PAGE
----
George Michael’s “Freedom 90” music video gets me close to tears, as his iconic leather jacket from the “Faith” video goes up in flames. The lyrics hint at personal struggles that later contributed towards his death, as he sings “I just hope you understand, sometimes the clothes do not make the man.”
Aaron’s sons are “invested with full authority” by holy garments (Ex.29:29). Donning these garments, according to Rabbi Samson Raphael Hirsch, is a transformative act that elevates the private citizen into a figure of holiness. In the “Ohr HaChaim”, Rabbi Chaim ibn Attar recounts how the High Priest wore 8 garments, 4 made of white linen and 4 containing gold. The “Tikunei Zohar” explains the four golden garments represent the four-letter name of G-d (Y-H-V-H), whilst the white garments symbolize the name Ado-nai.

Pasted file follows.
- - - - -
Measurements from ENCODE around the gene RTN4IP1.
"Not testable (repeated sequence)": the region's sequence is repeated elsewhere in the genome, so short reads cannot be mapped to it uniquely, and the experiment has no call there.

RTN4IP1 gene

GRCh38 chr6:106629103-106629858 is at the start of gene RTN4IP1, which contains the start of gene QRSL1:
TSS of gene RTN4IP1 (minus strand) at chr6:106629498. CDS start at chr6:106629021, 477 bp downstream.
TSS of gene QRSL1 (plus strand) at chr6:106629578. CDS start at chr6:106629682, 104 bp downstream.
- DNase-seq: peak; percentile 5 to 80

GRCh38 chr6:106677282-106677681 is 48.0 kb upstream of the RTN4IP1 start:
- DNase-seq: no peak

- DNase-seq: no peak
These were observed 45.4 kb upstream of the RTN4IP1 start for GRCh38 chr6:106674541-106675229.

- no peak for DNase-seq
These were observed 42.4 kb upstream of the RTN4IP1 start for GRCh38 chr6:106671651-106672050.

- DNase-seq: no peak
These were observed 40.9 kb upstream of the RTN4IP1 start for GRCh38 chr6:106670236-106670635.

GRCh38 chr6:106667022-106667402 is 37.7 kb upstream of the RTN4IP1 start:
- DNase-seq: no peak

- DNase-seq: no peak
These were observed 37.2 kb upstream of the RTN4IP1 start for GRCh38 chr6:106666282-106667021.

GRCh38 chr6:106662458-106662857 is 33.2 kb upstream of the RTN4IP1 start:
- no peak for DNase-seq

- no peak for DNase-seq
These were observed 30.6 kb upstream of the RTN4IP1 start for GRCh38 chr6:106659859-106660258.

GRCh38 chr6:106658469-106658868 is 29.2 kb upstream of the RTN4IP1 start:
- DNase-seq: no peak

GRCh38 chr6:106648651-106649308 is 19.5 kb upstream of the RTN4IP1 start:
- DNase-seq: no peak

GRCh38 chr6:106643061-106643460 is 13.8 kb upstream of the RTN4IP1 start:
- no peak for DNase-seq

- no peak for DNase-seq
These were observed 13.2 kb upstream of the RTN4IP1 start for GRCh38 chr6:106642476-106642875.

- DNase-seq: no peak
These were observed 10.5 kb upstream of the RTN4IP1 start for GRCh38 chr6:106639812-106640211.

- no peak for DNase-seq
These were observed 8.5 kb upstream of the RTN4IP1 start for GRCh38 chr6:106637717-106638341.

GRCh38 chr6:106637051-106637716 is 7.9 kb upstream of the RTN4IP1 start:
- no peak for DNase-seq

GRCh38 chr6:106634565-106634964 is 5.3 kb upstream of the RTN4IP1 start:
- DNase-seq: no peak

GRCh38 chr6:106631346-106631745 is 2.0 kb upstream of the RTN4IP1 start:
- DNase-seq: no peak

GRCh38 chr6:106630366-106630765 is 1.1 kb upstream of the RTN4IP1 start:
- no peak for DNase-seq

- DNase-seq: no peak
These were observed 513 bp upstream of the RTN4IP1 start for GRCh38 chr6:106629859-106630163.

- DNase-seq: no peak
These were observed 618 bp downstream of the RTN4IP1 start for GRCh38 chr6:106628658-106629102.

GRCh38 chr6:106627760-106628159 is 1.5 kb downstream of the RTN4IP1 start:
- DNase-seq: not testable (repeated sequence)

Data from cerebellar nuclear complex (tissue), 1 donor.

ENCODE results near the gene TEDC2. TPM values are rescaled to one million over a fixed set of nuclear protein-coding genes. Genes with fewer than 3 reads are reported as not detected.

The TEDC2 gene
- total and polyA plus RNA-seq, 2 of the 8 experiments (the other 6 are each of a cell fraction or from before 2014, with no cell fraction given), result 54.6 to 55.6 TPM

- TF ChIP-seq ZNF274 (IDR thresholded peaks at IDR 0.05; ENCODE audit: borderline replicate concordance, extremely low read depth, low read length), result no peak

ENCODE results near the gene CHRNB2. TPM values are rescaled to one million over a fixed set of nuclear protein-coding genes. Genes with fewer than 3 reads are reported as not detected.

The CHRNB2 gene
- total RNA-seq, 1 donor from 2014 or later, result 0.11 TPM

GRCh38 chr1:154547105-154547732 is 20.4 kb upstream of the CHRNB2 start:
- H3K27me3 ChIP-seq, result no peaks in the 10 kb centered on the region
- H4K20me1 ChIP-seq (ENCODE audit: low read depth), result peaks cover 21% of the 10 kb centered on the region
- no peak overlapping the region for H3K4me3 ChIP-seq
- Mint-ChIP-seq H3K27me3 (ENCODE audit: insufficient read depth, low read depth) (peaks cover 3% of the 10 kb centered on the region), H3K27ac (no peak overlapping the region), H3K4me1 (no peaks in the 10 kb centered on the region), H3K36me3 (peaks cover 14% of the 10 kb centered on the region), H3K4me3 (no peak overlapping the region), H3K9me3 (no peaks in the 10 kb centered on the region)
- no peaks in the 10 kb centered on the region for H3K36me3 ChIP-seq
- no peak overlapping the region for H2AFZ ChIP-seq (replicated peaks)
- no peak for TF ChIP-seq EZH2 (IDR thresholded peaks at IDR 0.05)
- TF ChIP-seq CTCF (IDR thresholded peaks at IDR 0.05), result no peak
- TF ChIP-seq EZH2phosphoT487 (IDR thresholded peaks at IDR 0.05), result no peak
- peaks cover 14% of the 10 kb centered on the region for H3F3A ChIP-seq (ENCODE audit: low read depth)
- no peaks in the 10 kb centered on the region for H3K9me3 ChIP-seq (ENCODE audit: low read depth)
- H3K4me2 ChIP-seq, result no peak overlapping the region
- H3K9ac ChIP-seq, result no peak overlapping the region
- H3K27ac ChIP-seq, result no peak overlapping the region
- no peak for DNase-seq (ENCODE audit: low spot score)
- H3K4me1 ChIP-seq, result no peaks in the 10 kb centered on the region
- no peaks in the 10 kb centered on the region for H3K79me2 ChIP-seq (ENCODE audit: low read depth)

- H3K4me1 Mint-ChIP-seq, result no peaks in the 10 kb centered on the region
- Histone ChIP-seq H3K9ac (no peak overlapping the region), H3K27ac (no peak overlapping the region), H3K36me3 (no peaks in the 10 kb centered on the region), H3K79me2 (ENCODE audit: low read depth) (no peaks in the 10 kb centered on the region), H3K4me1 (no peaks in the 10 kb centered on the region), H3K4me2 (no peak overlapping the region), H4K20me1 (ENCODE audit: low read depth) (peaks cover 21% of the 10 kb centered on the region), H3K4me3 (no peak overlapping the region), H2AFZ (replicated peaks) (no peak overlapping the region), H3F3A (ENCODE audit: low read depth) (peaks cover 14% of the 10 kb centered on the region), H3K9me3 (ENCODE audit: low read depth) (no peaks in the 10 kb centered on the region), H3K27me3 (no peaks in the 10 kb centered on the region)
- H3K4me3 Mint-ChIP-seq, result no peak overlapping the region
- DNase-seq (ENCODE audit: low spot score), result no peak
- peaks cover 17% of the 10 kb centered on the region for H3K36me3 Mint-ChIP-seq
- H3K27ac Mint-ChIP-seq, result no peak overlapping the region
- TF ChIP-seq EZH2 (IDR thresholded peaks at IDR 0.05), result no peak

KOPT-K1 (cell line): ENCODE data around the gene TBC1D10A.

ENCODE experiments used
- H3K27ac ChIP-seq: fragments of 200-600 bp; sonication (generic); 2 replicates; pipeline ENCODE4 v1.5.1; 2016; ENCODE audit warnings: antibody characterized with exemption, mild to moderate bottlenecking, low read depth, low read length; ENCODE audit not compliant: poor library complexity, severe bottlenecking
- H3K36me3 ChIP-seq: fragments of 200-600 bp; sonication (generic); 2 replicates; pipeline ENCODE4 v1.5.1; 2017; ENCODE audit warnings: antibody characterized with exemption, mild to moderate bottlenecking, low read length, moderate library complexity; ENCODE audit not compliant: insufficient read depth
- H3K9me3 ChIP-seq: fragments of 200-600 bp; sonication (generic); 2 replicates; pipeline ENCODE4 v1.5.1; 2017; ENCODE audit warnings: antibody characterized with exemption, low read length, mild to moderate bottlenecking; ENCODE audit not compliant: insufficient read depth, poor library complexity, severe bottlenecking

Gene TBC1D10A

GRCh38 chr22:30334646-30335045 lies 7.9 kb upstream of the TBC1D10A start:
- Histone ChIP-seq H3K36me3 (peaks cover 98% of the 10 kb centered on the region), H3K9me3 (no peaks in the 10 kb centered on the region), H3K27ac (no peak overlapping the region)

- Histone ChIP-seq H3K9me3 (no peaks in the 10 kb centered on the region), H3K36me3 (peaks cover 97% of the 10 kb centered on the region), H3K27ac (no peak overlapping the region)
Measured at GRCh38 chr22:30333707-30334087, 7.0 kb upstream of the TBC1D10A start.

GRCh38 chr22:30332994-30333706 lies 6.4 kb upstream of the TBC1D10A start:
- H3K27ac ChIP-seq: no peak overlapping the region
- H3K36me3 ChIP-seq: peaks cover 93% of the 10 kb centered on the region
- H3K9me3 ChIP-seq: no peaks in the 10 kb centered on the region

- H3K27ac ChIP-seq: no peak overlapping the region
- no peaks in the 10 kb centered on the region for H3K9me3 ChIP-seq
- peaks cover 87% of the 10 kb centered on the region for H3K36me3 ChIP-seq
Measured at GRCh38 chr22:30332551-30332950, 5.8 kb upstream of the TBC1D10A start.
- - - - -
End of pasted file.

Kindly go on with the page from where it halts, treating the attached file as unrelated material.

Judaism pays attention to clothing, including head coverings, prayer shawls, separating wool and linen, and dressing modestly. We can see this as restrictive, or we can view garments as a path to elevate our consciousness. Peter Parker, Clark Kent and Bruce Wayne wear suits to become superheroes; the priestly uniforms hint at our opportunity to use clothes as a step towards enlightenment. Rabbi Hirsch taught that Adam and Eve received the first gift of clothing on stepping into the world: “Clothing per se is a reminder of man’s moral calling,” which “characterizes a creature as a human being.”
After all, clothes do make the man.
Rabbi Natan Halevy, Kahal Joseph
‘His sons after him’ refers to high priests who come after him. They are inaugurated to high-priesthood and raised to dignity through these garments, which possessed immense significance. By wearing them, the wearer enjoyed glory and splendor in the eyes of those who saw him. These garments were the type worn by Royalty at the time when the Torah was given.